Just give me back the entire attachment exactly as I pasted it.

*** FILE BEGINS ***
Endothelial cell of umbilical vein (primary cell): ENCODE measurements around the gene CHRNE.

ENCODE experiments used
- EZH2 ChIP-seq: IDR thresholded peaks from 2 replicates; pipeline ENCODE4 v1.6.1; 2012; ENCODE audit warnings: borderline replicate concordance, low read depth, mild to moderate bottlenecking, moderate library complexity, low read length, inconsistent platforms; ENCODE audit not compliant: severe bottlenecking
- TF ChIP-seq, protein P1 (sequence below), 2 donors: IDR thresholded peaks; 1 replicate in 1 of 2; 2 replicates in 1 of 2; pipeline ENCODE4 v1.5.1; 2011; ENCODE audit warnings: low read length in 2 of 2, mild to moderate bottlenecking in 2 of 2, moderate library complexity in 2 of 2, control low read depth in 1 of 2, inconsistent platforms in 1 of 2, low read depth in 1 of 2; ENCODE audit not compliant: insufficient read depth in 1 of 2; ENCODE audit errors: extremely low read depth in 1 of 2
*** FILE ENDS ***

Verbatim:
Endothelial cell of umbilical vein (primary cell): ENCODE measurements around the gene CHRNE.

ENCODE experiments used
- EZH2 ChIP-seq: IDR thresholded peaks from 2 replicates; pipeline ENCODE4 v1.6.1; 2012; ENCODE audit warnings: borderline replicate concordance, low read depth, mild to moderate bottlenecking, moderate library complexity, low read length, inconsistent platforms; ENCODE audit not compliant: severe bottlenecking
- TF ChIP-seq, protein P1 (sequence below), 2 donors: IDR thresholded peaks; 1 replicate in 1 of 2; 2 replicates in 1 of 2; pipeline ENCODE4 v1.5.1; 2011; ENCODE audit warnings: low read length in 2 of 2, mild to moderate bottlenecking in 2 of 2, moderate library complexity in 2 of 2, control low read depth in 1 of 2, inconsistent platforms in 1 of 2, low read depth in 1 of 2; ENCODE audit not compliant: insufficient read depth in 1 of 2; ENCODE audit errors: extremely low read depth in 1 of 2